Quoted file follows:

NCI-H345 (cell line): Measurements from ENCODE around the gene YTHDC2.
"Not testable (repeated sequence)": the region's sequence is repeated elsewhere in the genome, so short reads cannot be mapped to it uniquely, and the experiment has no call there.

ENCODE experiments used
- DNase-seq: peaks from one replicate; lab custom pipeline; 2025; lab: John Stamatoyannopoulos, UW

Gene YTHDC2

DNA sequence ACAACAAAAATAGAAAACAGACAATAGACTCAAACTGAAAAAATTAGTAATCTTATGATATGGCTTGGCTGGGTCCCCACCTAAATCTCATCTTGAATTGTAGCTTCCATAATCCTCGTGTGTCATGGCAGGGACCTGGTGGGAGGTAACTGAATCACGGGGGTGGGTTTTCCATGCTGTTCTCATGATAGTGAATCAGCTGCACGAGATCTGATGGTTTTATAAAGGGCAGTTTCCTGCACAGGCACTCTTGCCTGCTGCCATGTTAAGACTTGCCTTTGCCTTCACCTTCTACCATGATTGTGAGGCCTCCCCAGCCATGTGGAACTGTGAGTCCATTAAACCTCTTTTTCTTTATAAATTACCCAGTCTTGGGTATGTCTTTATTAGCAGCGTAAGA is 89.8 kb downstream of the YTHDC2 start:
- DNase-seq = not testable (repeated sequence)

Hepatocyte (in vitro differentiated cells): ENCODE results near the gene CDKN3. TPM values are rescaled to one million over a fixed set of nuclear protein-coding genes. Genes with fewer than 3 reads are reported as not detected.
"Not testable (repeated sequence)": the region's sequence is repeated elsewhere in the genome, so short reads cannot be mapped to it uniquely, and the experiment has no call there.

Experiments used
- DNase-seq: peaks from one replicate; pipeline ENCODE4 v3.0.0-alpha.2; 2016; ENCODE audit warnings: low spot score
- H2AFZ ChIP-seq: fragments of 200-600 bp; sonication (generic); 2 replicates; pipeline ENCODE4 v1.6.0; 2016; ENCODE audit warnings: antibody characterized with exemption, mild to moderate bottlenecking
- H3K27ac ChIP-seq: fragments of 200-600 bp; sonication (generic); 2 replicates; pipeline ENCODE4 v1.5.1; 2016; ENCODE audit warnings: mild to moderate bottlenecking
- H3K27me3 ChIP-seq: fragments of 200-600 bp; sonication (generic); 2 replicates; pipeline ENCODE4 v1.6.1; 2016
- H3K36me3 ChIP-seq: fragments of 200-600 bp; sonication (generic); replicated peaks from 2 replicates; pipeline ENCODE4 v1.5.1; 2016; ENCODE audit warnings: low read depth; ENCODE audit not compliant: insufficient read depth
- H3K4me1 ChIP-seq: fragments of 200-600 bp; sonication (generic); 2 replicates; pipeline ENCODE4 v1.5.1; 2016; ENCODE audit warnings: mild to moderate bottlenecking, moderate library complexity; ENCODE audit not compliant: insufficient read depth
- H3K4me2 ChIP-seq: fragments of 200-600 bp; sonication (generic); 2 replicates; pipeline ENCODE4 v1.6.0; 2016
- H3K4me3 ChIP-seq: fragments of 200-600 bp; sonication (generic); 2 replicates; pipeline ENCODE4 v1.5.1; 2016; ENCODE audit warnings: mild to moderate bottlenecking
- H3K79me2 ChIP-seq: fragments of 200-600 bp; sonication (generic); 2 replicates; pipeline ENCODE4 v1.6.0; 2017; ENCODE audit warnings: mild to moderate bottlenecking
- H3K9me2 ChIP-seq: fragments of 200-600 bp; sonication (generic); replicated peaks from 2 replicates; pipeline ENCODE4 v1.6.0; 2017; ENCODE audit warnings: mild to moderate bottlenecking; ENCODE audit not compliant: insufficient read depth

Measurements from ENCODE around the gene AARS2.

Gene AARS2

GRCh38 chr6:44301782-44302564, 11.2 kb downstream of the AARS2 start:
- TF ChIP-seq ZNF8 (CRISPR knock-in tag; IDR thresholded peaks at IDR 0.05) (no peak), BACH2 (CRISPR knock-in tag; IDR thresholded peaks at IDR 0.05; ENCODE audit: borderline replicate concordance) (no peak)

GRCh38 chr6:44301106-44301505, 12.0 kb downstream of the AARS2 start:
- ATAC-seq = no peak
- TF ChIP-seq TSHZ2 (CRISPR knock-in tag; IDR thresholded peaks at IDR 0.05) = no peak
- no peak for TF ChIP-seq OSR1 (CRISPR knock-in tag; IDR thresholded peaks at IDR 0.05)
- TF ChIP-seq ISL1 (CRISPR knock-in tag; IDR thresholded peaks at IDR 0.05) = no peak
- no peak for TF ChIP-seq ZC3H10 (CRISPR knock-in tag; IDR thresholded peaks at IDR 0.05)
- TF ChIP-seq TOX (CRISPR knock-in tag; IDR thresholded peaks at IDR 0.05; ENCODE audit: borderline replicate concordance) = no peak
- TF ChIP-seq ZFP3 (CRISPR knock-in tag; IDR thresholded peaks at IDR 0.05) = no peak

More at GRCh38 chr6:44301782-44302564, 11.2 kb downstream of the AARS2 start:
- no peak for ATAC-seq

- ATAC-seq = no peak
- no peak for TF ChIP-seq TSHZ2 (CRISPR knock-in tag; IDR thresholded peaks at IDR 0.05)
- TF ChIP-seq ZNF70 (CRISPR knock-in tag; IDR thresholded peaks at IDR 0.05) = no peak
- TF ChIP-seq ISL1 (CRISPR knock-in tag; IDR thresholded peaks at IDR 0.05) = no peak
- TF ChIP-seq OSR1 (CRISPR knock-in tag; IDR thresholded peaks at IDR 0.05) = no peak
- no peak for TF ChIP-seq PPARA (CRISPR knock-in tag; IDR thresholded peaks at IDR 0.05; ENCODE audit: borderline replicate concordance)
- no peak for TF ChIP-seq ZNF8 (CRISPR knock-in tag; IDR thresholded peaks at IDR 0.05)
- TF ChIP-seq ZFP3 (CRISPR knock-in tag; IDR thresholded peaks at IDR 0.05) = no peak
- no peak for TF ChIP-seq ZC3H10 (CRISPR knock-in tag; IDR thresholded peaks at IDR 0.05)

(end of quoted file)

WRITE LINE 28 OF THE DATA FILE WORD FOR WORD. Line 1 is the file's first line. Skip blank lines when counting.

- no peak for TF ChIP-seq OSR1 (CRISPR knock-in tag; IDR thresholded peaks at IDR 0.05)